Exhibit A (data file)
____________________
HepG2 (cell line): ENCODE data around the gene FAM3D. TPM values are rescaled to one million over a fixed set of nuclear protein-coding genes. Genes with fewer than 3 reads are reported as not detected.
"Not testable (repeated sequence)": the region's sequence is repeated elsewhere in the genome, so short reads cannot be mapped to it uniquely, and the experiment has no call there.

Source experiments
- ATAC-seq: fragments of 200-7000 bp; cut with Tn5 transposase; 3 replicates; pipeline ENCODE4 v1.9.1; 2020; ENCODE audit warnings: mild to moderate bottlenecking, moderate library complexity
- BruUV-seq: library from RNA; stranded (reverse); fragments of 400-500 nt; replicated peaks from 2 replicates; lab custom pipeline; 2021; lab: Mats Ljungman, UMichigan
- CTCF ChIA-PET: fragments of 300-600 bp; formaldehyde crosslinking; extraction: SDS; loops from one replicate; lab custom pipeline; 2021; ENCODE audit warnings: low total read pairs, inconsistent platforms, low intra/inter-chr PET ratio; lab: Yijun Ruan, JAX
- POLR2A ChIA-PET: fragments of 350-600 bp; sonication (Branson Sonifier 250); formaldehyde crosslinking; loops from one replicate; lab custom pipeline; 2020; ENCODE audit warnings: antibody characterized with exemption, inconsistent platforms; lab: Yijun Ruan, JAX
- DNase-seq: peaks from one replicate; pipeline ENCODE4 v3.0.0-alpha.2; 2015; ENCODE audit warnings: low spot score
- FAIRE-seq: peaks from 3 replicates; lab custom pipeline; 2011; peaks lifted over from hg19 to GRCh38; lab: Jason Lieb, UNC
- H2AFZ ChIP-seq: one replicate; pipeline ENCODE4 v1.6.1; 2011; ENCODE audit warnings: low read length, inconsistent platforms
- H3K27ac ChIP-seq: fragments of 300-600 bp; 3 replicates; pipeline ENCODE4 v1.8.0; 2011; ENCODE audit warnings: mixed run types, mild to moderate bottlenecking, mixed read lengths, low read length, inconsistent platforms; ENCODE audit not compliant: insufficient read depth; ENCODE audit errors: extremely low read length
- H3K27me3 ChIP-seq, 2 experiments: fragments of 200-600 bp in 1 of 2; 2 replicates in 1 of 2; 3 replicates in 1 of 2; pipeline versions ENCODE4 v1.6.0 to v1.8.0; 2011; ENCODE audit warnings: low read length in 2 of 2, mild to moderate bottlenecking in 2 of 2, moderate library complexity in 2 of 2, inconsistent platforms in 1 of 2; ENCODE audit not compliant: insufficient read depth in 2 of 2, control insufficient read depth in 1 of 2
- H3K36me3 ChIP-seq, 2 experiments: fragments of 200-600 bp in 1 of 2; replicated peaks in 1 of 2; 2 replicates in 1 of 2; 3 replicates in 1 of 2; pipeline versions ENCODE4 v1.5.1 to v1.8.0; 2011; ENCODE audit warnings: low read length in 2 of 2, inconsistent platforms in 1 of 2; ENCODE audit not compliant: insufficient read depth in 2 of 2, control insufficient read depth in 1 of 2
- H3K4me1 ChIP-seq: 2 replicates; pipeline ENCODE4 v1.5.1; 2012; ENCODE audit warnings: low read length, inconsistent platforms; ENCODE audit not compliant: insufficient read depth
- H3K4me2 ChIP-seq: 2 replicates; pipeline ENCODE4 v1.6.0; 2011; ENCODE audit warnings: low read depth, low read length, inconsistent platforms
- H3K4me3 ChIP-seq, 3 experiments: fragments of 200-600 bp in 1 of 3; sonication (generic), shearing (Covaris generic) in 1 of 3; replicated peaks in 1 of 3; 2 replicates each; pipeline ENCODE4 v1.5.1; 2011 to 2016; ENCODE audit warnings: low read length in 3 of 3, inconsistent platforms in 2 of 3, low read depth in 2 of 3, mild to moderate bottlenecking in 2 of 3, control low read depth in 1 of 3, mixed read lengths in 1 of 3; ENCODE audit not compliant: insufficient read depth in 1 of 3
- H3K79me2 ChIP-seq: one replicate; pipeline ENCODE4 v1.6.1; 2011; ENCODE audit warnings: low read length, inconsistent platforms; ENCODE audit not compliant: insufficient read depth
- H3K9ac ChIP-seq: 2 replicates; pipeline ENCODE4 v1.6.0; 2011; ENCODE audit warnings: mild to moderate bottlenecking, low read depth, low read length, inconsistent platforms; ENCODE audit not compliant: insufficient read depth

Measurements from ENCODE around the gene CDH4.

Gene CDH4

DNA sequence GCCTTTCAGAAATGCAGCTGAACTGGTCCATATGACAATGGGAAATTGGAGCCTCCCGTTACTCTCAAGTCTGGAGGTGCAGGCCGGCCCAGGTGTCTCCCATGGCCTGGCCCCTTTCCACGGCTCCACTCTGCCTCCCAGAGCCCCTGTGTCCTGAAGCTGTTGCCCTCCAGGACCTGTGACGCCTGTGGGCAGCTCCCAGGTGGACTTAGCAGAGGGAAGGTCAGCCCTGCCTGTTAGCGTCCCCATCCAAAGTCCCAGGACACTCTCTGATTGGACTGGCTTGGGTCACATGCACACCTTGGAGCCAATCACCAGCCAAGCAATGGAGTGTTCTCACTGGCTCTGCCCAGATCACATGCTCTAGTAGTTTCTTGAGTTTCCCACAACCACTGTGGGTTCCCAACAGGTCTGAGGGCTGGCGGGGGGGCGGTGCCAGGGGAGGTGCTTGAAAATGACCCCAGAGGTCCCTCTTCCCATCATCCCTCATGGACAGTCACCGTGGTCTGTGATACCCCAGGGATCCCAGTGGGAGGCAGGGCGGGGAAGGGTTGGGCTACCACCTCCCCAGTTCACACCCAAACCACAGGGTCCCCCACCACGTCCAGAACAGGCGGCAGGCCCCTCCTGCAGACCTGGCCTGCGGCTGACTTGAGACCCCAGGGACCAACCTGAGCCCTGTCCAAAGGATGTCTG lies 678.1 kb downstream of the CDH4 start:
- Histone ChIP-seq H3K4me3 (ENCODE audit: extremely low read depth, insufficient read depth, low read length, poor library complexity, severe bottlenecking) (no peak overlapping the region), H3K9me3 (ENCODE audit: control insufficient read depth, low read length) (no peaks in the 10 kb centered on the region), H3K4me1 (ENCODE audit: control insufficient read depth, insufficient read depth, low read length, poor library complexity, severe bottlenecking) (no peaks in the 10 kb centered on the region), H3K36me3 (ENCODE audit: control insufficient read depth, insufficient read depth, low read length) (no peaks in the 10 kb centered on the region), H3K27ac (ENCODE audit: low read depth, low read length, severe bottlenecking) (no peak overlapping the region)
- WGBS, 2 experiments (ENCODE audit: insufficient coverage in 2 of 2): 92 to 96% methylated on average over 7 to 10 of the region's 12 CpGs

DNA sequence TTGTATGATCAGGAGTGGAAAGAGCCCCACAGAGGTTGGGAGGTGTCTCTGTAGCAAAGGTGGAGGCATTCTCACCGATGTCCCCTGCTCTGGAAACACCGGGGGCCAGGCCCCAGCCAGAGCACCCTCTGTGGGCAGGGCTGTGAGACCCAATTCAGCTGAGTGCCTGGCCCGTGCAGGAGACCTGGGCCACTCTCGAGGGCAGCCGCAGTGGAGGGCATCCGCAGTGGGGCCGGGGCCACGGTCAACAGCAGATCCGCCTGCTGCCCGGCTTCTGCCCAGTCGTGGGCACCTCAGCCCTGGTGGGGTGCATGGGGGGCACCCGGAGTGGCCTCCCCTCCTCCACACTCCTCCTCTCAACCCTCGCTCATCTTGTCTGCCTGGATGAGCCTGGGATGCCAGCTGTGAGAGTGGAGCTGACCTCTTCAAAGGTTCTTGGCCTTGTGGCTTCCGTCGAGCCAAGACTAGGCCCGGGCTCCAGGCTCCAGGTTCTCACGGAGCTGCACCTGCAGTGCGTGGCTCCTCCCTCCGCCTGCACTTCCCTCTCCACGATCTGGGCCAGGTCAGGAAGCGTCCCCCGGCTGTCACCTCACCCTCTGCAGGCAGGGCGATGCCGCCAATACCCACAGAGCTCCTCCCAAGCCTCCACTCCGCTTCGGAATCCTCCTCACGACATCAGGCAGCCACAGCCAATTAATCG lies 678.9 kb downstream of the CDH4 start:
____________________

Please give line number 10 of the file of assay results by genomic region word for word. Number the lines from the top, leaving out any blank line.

- H2AFZ ChIP-seq: one replicate; pipeline ENCODE4 v1.6.1; 2011; ENCODE audit warnings: low read length, inconsistent platforms